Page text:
"In the Scripture Jehovah solemnly declares he will punish his foes and vindicate his people." Hebrews 10:29

Isaiah: a New Translation: With a Preliminary Dissertation, and Notes
by Robert Lowth - 1834 - 417 pages

The Book of Genesis and part of the Book of Exodus - A Revised Version with Marginal References and Explanatory Commentary by Henry Alford D.D. 1872

St. Paul from the Trenches: A Rendering of the Epistles to the Corinthians and Ephesians Done in France During the Great War by Gerald Warre Cornish

The Psalter, Or, Psalms of David In English Verse by John Keble 1869

Emphatic Diaglott by Benjamin Wilson

The Holy Bible translated by Leicester Ambrose Sawyer - Vol 2 - 1861 - 390 pages

The Modern Readers Bible by Richard Moulton, 1907, 1740 pages

The Prophets of the Restoration: Or, Haggai, Zechariah and Malachi. A New Translation by T. V. Moore - 1856 - 400 pages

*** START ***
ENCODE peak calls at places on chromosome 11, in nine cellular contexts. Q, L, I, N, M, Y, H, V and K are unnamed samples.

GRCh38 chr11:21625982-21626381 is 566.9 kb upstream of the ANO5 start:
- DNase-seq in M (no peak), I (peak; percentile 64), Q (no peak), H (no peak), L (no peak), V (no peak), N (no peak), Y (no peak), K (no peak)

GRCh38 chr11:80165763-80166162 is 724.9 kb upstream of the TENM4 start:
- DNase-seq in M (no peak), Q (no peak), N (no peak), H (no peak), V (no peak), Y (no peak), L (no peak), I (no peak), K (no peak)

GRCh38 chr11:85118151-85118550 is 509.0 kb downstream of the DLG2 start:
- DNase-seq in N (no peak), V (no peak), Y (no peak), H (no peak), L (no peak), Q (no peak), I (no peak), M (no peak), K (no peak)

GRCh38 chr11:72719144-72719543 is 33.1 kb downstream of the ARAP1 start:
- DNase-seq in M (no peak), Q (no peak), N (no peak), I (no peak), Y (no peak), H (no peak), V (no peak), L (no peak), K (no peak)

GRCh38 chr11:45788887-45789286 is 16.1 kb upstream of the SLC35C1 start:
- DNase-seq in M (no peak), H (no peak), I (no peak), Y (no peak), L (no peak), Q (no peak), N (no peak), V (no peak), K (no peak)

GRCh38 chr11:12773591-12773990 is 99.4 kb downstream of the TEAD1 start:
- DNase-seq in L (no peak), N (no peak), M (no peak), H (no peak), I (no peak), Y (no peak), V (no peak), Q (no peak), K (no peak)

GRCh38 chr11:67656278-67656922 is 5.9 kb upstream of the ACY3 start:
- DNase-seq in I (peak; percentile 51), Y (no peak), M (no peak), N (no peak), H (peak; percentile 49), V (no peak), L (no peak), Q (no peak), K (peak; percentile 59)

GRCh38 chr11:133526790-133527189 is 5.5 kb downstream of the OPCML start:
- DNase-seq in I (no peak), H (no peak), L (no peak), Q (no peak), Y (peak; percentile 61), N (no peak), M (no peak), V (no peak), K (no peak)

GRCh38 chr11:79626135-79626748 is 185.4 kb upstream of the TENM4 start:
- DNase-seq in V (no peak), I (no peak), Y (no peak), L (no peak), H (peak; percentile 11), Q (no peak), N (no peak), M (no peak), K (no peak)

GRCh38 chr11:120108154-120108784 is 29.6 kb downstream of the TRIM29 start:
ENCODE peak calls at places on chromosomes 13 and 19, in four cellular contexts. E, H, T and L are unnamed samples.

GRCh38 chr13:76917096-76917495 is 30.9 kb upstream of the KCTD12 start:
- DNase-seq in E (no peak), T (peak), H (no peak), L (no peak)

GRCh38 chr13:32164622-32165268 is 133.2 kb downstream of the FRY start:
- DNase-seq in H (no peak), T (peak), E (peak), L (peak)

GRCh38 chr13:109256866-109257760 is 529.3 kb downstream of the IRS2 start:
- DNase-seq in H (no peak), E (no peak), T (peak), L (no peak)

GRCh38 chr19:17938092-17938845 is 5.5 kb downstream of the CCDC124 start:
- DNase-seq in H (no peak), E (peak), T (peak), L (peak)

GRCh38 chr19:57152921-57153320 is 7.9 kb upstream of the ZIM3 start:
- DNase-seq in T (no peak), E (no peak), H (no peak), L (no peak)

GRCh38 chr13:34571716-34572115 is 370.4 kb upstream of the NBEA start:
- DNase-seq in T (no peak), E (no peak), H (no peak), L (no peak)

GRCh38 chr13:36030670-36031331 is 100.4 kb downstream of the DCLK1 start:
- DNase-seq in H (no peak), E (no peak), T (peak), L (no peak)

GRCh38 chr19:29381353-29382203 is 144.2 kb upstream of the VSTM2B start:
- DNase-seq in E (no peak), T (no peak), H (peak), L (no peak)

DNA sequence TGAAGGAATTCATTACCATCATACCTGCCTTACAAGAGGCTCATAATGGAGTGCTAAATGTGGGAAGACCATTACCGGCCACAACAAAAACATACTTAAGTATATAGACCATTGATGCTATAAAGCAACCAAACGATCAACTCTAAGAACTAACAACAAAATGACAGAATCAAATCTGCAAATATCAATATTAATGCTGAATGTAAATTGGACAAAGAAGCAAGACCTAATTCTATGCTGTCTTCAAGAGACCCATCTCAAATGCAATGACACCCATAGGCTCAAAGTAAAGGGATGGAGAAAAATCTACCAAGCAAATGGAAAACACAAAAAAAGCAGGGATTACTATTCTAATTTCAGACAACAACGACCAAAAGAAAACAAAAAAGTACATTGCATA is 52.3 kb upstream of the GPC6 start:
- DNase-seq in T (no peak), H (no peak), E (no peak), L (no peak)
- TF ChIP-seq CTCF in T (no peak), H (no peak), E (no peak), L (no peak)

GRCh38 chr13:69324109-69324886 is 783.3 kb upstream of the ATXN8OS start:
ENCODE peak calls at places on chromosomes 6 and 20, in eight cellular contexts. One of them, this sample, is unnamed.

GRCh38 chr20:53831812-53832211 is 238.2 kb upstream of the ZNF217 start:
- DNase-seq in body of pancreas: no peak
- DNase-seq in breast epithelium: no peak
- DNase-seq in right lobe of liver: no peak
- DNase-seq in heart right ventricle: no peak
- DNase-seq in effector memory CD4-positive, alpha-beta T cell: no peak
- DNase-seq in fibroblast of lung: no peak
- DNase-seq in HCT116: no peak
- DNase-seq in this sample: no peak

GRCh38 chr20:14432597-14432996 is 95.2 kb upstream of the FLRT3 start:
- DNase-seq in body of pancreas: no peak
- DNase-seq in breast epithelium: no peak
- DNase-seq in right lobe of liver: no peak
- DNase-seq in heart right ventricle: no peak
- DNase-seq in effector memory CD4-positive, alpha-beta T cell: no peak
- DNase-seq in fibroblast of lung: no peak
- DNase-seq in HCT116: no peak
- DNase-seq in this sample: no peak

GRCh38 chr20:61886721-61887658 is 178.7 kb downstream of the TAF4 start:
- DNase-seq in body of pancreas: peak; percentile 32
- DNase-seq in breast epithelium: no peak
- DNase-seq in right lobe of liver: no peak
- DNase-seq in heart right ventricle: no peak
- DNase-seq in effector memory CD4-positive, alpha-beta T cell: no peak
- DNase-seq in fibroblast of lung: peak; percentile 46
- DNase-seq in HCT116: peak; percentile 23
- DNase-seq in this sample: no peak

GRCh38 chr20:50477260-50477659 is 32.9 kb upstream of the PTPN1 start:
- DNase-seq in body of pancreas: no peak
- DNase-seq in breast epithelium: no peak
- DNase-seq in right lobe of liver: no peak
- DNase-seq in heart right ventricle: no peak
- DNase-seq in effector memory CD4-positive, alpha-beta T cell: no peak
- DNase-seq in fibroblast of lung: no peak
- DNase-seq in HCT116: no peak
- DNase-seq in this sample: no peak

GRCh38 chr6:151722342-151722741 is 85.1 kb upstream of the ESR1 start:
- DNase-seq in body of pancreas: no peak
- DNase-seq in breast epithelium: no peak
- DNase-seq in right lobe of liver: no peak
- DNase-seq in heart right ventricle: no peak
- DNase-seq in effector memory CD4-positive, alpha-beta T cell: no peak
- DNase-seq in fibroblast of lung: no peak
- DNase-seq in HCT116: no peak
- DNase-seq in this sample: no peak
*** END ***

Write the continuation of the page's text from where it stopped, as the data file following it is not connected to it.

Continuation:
A New Translation of the Book of Psalms: With an Introduction - Page 153
by George Rapall Noyes - Bible - 227 pages
"O SING to Jehovah a new song, Sing to Jehovah, all the earth ! ¡aim is, with
some slight and said to have been ¡a of the ark to mount 2 Sing to Jehovah"

The Psalms: A New Translation by John De Witt 1891 - 320 pages
"With Jehovah on my side as my helper, Even I, undismayed, can look on my foes. To hide in Jehovah is better Than trusting in man"

The book of Daniel, tr. from the Heb. and Chaldee text by J. Bellamy by Daniel, John Bellamy - 1863

Joseph Bryant Rotherham's Emphasized Bible (one of the first to use YAHWEH as a divine name)

A New Translation of Job, Ecclesiastes and the Canticles
by George Noyes - 1868

Notes on the prophecies of Amos; with a new translation
by William Drake - 1869

The Psalms of David: Versified from a New Translation and Adapted
by Elhanan Winchester 1797
A new translation of the Book of psalms, with explanatory notes

The Book of Job: Its Origin, Growth and Interpretation : Together with a New Translation by Morris Jastrow - 1920

Quotations in the New Testament by Crawford Toy 1884
(Mentions "Yahwe" quite often)